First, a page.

This way, babies can get accustomed to the way their daddy’s voice, how he smells, and his heartbeat. This is a great way for family members and other caregivers to bond with baby (if Momma can give him up!). As I hinted to above, my husband has enjoyed wearing Ain as much as I have. He started early on when I didn’t have the strength and has continued. My husband is awesome, isn’t he? Nothing like seeing your baby in your husband’s arms! Sigh. 🙂
7. Helps mom with postpartum blues.
Holding your baby close to your body in a carrier allows you to feel secure that your little one is eating, sleeping, and breathing well (without having the constant stress of having something in your arms). Early on it’s easy to hold your little one, but as they gain weight and get squirmier, it’s nice to have them in the carrier.
Having your baby right there makes it easier and makes it more likely for you to having loving, physical contact with your baby – which releases oxytocin and strengthens the bond between mother/father and baby.
Having a newborn in a carrier will help deflect strangers from touching your baby or offering to hold your baby. You can have an easier time keeping all those germs away from your newborn.
If you’re worried about babywearing safely, there three main rules you need to know.
1. Make sure there is an open airway for baby. A newborn baby’s airway is the size of a drinking straw, so if it is bent/kinked, it can cause breathing distress. An easy way to check is by making sure you can fit two fingers between your baby’s chin and chest to ensure an open airway. The pouch sling we used once made me a little nervous, so I did some reading up on it. Mothers – trust your instincts!! Pouch slings, or bag slings have a flat bottom and two sides that converge. This could close the baby in and possibly restrict air flow. So make sure you are positioning your baby well in it. It may work for you, it may not.
2. Don’t drop your baby. Read the manual and be safe about putting your baby in the carrier and take him out. Once you get the hang of it, it’s not too bad. With a newborn it’s pretty hard to do on your own. But once baby can hold his head semi-well it becomes so much easier to put him in the carrier by yourself.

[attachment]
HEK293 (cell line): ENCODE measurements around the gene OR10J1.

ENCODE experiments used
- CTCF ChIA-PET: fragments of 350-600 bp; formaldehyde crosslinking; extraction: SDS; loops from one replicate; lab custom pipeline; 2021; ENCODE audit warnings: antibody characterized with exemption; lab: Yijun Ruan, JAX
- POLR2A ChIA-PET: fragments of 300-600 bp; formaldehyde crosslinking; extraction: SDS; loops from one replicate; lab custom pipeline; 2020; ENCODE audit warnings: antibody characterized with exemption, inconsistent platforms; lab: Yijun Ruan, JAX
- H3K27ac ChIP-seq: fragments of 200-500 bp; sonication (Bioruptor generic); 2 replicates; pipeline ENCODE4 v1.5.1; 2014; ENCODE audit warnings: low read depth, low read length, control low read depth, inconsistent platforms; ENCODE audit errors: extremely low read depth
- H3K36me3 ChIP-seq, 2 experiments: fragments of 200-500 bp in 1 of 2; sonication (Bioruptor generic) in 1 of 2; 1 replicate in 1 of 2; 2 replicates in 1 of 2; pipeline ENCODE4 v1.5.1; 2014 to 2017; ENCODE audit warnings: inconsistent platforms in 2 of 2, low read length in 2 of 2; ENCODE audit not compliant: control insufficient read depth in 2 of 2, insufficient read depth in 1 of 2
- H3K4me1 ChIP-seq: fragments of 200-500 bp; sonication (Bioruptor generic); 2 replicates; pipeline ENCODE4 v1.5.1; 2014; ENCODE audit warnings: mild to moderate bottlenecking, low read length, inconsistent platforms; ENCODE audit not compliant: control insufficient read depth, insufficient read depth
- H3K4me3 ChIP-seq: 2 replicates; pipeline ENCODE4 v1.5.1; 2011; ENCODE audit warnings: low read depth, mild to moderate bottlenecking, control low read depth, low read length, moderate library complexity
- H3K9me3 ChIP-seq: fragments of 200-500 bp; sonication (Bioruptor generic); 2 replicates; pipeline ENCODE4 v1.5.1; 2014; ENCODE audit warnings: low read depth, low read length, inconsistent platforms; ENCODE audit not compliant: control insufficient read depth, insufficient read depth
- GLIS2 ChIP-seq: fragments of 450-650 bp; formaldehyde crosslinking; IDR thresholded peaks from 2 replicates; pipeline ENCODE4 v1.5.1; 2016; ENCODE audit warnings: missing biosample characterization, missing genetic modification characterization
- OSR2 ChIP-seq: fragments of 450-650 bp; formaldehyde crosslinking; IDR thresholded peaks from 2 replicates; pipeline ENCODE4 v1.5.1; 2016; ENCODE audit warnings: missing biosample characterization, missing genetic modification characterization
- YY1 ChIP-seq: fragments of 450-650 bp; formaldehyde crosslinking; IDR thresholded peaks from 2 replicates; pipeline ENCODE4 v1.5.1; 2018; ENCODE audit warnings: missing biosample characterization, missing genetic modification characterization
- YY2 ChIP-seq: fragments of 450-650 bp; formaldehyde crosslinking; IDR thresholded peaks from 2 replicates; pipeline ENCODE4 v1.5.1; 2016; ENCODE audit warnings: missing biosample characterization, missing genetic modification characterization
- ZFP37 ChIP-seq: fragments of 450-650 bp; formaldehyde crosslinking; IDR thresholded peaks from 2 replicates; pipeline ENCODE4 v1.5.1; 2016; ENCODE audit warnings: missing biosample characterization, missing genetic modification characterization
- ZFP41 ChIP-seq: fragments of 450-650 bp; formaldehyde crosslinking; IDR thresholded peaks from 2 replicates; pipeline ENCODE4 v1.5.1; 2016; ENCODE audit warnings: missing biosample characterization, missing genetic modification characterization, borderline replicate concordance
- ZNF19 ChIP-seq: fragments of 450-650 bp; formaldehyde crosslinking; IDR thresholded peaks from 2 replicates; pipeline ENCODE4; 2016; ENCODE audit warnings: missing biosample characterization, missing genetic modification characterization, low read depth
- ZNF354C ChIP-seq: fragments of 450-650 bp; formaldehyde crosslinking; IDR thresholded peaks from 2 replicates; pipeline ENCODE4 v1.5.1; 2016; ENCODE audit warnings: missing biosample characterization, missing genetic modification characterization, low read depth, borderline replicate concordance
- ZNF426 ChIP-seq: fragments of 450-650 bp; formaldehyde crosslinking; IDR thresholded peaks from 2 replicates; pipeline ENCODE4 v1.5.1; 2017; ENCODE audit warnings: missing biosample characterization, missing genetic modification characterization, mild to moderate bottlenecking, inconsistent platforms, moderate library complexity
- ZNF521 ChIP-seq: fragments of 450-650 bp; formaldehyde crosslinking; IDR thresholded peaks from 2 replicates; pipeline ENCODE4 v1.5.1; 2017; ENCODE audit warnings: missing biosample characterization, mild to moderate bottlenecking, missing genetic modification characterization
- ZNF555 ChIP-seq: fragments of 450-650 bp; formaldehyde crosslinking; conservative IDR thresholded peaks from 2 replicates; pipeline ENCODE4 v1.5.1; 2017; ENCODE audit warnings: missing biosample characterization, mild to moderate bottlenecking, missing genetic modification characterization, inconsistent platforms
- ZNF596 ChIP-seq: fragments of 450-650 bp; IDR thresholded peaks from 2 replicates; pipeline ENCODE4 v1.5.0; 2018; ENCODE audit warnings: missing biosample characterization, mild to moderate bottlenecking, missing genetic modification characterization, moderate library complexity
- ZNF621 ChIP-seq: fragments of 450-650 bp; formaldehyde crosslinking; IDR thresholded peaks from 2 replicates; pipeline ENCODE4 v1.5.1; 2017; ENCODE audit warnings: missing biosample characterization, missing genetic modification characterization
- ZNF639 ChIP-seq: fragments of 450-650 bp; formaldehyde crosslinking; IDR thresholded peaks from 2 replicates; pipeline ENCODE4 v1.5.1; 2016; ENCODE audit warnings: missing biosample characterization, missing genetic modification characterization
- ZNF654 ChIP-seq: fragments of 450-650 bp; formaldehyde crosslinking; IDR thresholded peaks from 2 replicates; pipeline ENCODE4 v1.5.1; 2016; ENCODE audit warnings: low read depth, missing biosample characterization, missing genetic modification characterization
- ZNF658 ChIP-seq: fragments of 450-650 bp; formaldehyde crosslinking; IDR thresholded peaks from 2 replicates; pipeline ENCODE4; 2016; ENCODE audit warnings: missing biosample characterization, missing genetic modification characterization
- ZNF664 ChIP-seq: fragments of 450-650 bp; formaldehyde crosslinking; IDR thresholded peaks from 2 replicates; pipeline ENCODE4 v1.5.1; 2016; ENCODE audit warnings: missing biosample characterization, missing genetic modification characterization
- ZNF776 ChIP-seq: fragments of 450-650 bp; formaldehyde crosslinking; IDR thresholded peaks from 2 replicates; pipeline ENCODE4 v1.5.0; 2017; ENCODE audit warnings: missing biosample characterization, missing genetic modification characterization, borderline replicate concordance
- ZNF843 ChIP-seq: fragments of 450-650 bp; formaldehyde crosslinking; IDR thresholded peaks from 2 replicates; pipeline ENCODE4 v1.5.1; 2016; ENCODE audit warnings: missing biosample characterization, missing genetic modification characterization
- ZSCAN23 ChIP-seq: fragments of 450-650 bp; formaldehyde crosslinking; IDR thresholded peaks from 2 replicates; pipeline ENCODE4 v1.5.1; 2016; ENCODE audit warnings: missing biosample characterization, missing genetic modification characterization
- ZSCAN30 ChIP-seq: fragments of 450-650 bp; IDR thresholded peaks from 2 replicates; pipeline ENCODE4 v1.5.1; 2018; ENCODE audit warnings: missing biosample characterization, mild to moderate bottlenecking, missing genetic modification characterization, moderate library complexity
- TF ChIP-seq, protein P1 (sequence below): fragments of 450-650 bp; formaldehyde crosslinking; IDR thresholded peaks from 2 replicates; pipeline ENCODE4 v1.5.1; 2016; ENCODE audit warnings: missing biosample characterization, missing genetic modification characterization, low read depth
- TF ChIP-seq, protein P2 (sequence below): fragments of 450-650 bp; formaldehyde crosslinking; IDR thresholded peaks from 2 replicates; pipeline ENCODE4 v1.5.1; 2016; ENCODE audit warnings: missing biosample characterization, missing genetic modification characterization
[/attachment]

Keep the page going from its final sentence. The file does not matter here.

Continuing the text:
3. It is best for baby’s comfort and development to wear baby facing in. Yes, you can wear your baby facing out – but please don’t do it! It looks so uncomfortable for the baby. First, it is not supporting the baby’s head, or treating the baby’s back very well.
The best position for you baby is upright, facing wearer (can be on front, back, or hip) with knees higher than bottom so that the legs and hips look like the letter M. Baby’s head should also be high enough to kiss (for front or hip carries). Ideally the fabric of your carrier will come all the way to the back of your baby’s knees.
**NOTE: Newborns can be worn legs-out from birth; they just make a teeny tiny M and their knees will come toward your ribs, rather than their legs straddling your waist as an older baby’s would. If you want to do the legs-in way, the positioning is exactly the same. The baby’s weight should be in his bottom so if he tries to push down on his feet and stand up in your carrier, it’s time for legs-out. Baby’s knees should be bent – straight legs are bad for baby’s hips!
If you want to read more on why NOT to wear your baby facing out, read this article.
Also, here is my source for the babywearing benefits and safety.